“We had far too much liquidity across our portfolio. Too many government bonds, too many liquid, vanilla, money market securities. We basically had too much of this same-day, next-day, one-week liquidity in the portfolios,” he says.
“And we just really didn’t need that much in our portfolios, so we could immediately allocate more money into relatively less liquid investments to achieve our diversification objectives.”
In the narrow context of fixed income, the most obvious choice was credit.
“We broadened the mandates to allow for more credit, more lower-rated credit, and we widened the duration bands for our mandates. We also simplified our performance benchmarks because we had very convoluted/custom benchmarks. So our goal was to generate more outperformance in our existing mandates,” Michael says.
New Asset Classes
Looking at what they could do differently, Michael cast the net wider to see what new asset classes they could introduce into the portfolio.
Listed equities can be inefficient investments for insurance companies because the regulator requires them to hold significantly higher levels of capital against these assets than it does for fixed income. Michael decided that given the asset valuation levels at the time it was better to look for diversification in alternative assets.
“That meant for us the whole gamut: private equity, infrastructure, property, alternative debt and all the gazillion different opportunities in the private debt space,” he says.
“Australia’s public credit markets aren’t particularly large, liquid or diversified. They’re concentrated in financials, they are dominated by offshore issuers and they’re mainly A or AA rated. There’s very little liquidity in the BBB sector and no meaningful high-yield public bond market in Australia.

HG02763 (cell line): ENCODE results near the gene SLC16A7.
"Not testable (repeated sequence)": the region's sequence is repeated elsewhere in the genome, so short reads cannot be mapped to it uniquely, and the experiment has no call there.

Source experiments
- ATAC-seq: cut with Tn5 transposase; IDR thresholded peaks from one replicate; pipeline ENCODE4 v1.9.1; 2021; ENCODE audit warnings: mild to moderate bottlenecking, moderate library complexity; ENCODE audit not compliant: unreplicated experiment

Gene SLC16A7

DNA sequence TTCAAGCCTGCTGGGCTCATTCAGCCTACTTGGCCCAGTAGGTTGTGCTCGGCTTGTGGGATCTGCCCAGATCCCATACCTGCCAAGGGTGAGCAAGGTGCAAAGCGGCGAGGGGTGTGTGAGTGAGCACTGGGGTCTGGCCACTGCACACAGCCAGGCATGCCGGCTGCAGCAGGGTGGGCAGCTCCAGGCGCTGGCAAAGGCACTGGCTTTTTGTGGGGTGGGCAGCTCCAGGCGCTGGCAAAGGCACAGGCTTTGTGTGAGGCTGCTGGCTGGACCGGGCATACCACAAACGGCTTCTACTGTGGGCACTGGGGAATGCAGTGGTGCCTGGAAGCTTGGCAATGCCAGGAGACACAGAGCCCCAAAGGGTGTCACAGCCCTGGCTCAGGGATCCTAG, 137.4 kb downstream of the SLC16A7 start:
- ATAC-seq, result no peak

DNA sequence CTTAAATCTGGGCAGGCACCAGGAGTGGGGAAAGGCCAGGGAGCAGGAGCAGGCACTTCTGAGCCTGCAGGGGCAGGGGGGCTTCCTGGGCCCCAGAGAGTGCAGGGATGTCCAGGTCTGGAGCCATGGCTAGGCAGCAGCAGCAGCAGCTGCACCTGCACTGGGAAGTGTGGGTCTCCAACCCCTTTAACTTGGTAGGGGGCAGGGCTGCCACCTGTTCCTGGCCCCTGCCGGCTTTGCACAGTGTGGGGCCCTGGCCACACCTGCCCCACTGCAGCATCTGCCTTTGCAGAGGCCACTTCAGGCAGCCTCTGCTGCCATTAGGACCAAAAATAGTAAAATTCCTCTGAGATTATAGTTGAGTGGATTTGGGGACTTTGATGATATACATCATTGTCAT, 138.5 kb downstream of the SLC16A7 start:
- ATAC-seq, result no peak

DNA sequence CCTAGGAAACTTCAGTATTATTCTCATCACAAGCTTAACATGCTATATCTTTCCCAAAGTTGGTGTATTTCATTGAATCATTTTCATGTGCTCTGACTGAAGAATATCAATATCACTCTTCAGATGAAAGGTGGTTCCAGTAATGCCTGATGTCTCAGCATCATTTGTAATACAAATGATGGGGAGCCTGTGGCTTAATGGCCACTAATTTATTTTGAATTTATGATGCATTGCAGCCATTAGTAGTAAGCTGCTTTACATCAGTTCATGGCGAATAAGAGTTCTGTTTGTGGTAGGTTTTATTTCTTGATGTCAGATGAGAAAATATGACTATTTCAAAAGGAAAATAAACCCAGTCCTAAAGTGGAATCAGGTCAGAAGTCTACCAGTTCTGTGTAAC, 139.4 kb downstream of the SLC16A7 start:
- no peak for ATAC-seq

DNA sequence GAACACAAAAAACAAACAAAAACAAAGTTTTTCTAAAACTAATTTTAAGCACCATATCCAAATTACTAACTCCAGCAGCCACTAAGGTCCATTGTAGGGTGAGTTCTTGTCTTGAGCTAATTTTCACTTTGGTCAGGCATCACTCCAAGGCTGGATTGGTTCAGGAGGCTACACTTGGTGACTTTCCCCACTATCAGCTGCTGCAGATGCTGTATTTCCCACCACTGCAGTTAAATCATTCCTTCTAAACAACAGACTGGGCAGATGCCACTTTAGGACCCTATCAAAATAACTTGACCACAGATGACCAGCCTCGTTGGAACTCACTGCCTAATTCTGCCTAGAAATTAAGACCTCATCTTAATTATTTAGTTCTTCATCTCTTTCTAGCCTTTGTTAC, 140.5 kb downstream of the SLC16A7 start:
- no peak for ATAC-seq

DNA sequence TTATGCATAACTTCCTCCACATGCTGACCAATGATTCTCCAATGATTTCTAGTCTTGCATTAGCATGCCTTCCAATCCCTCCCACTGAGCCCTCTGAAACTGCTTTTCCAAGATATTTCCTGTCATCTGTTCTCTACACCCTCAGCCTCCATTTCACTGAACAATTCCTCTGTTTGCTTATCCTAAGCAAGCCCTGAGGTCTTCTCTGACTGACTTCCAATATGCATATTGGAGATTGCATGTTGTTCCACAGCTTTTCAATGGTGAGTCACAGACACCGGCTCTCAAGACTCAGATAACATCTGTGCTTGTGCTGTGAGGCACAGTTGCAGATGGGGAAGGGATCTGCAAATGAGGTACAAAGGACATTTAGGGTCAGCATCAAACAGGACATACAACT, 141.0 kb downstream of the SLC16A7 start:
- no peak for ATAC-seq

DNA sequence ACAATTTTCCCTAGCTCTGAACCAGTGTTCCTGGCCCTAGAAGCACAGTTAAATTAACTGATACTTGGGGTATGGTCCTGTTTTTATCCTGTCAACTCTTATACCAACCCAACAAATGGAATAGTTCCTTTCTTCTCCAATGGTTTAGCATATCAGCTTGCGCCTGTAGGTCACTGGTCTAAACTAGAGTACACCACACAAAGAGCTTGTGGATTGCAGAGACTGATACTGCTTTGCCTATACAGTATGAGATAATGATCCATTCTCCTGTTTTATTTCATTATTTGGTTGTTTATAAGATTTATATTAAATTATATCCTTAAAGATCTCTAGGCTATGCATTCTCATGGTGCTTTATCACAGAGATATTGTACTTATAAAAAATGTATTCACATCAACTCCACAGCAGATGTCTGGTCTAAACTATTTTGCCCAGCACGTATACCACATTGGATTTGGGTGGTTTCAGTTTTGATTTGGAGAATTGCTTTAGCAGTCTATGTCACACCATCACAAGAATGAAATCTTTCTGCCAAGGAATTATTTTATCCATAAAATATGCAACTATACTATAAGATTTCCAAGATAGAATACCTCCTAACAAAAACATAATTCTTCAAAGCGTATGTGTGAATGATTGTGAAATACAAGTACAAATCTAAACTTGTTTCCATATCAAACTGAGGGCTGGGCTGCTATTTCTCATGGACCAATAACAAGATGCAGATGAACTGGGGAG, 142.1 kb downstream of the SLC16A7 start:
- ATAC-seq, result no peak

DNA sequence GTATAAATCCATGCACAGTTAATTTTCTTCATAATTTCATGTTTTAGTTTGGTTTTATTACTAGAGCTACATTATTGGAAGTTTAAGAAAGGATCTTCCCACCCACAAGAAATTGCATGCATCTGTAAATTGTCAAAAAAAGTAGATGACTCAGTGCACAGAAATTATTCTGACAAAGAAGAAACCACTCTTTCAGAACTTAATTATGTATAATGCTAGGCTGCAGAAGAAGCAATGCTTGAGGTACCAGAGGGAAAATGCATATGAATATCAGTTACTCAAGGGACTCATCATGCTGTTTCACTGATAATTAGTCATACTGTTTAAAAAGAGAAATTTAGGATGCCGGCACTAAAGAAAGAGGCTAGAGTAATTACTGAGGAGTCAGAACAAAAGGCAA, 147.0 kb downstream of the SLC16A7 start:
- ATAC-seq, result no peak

“How can you achieve sensible diversification in the credit allocation of your portfolios in a reasonable amount of time, particularly when you can take advantage of all the liquidity we had in the books? And so the pretty straightforward answer for us was to also consider the alternative debt markets, the private debt markets.”
How can you achieve sensible diversification in the credit allocation of your portfolios in a reasonable amount of time, particularly when you can take advantage of all the liquidity we had in the books? And so the pretty straightforward answer for us was to also consider the alternative debt markets
Historically, Allianz Australia relied heavily on asset manager PIMCO, which is majority owned by Allianz. But while PIMCO is very strong globally and in the public investment-grade fixed income space in Australia, it did not have a private debt capability locally and so Allianz started canvassing which managers were best in class.